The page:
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Unusually interesting article challenging the value of Tesla cars, their business model, etc...

edited November -1 in General
Yesterday there was an interesting article from "Seeking Alpha":

"Can Tesla Reach 500,000 In Vehicle Sales Or Is Dougherty & Co. Overly Optimistic?". This is one of the first articles to appear on the stock app for the iphone under the symbol TSLA (for Tesla). The article Challenges the inherent value of Tesla cars, the company's business model, their contribution, and their prospects. It's interesting because it includes a large amount of information. I tried posting the following comment in that article several times since yesterday (screen name Plutarc):

"The flaws in this article’s assumptions:

1- People with $30,000 to $50,000 to spend on a car would ever spend it on an electric vehicle with a range of less than a hundred miles - now or in the future. That is what Tesla competitors are offering. You buy a car because it’s fully functional, at any price point. In other words, aside of Tesla, what is out there now, and in your charts, for other campanies’ electric cars is a waste of resources and space. Their dismal sales numbers, also in your charts, reflect this. Tesla customers are in line for months, with money up front, for a reason.

2- That other companies “will catch up with Tesla”. Tesla’s technology is leaps and bounds ahead. You seriously think that Tesla’s platforms won’t keep getting better and cheaper at a faster rate, from their current , vastly superior starting point? What do you think they’ve been about the last 20 years? Why do you think the other auto makers are desperately introducing grossly subpar electric vehicle products which, by measure of their inadequacy, have terrible sales?

3- It’s been known for a while that the profit margins for Tesla are no longer relying on the government credits, yet they are exceeding their profit margin target by all reports.

4- Has anyone heard of a hydrogen or natural gas car? Isn’t that a much blurrier logic to base projections? That would be explosive...

5- There is no reason to believe Tesla’s new models will be delayed. There’s a waiting line, for months, with money upfront.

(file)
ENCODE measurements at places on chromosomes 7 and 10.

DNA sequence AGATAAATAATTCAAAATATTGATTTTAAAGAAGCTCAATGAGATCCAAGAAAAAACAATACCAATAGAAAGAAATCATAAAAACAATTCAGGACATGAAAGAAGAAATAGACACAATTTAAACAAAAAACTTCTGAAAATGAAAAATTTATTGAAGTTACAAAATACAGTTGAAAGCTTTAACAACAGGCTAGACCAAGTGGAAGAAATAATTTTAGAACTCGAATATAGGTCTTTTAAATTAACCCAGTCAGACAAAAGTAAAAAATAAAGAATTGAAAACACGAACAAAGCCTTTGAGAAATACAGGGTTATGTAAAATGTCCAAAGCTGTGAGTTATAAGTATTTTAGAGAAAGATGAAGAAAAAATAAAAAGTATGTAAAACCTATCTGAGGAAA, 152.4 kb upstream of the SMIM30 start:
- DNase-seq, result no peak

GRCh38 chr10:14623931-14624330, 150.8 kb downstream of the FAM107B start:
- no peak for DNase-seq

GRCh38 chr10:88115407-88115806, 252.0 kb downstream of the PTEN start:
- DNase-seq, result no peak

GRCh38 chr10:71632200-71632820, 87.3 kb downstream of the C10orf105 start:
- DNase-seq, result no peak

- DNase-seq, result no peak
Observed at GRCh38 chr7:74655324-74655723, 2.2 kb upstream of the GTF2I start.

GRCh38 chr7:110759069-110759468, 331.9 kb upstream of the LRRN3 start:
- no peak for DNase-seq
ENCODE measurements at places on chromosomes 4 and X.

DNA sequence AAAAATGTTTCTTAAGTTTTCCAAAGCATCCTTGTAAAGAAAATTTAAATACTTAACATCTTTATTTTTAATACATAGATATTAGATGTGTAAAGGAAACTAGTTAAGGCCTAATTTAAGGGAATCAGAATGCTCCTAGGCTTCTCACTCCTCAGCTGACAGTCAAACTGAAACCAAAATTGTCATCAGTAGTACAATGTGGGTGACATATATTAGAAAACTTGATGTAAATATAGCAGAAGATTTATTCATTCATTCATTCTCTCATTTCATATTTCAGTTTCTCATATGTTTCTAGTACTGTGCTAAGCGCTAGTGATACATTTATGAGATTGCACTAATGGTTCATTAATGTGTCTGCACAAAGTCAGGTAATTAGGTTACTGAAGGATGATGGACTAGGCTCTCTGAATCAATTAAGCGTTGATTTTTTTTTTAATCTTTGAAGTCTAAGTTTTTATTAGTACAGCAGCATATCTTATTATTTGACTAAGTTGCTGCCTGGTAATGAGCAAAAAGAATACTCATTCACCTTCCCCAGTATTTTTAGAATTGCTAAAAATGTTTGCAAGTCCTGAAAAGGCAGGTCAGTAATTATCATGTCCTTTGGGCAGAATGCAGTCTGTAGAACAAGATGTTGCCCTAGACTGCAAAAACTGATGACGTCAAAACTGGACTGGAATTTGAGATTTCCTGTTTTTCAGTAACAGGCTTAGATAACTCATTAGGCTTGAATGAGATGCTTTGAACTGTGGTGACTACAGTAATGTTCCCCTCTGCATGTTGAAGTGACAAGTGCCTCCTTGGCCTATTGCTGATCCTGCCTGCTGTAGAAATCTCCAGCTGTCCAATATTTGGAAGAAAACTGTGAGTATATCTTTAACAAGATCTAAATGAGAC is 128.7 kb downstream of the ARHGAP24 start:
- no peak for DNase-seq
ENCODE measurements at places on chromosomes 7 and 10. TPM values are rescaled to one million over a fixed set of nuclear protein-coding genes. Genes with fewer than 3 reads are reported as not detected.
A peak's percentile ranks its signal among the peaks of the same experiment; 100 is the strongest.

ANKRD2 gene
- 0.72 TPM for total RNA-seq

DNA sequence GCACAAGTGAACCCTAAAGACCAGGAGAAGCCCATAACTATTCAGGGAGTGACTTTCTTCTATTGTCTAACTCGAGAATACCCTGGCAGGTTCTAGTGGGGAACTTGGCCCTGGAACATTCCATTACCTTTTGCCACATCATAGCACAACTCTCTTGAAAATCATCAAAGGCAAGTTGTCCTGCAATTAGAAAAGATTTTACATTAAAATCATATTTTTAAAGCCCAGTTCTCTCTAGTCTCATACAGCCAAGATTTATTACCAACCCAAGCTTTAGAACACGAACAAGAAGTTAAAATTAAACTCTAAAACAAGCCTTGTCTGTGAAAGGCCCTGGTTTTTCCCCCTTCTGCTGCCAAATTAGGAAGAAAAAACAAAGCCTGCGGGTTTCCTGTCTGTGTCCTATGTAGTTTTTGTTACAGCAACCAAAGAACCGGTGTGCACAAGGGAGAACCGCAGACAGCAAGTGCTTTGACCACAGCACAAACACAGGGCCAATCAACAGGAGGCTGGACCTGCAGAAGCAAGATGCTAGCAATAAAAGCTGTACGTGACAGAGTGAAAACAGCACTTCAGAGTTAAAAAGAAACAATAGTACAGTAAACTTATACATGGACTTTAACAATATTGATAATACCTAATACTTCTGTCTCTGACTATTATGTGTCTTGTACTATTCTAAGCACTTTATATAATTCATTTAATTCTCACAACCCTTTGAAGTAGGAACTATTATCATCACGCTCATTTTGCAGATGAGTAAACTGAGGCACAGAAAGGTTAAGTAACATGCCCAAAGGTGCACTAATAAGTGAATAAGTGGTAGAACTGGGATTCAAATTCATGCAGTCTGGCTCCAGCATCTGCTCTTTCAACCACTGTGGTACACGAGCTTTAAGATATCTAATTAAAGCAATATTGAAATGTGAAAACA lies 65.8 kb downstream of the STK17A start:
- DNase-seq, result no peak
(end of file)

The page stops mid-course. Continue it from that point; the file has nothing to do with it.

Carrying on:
6- The model S is a large luxury sedan. It is priced at the same level as it’s gasoline/hybrid competitors. It beat them, in every way, the first year it came out! Tesla sales accounted for the entire growth in the luxury car segment- about 9% as of July 1st . They achieved this in year one!!!! Like you said, the brands at the level of the models S are well known with established reputations. Where is their reputation in delivering an electric car for the emerging new auto industry? A Tesla Gen III will be priced and sized for equally appropriate comparisons. Do you think people like to pay 10-15% more to go to what is widely regarded as a painful dealership experience? Regardless of how you buy Tesla cars, the comparisons remain the same.

7- Hybrid sales. Hybrids are polluters. People don’t like to pollute any more. That is a global, unmet, demand.

Gasoline vehicles (including hybrids) will lose their value as electric vehicles come out. They already depreciate quickly. How much quicker do you think they will depreciate as the electric vehicle market grows. Who likes to own an asset with an accelerating depreciation?

8 - Tesla was smart enough to integrate the technology for their vehicles into owning the infrastructure that provides their energy and the clean energy that powers buildings. Their technology sells in multiple directions, not just in their cars.

What were the projections for Tesla in the past? How did it measure up to them? Answer: it exceeded them in every way, captured the best in all of us, and gave unprecedented hope for preserving/restoring the environment. With that in mind, a clearer set of projections, reflecting an unprecedented growth trajectory, emerges.

It’s time to make way for this bright new star!"

The comment has not posted. I encourage you to read the article. It is informative, but, in my opinion, grossly off base about its projections for Tesla.
We all know that all sorts of misleading articles have come out since the introduction of the model S. That is a major reason why supporters of Tesla have become vocal.
It's about a great company, that is great for the world, having its fair chance to succeed.


  • edited November -1
    See if I can get the link to work
  • edited November -1
    Dougherty believes Tesla will continue to maintain its technology lead and believes it will hit the Gen 3 target. If it does both ownership will absolutely explode.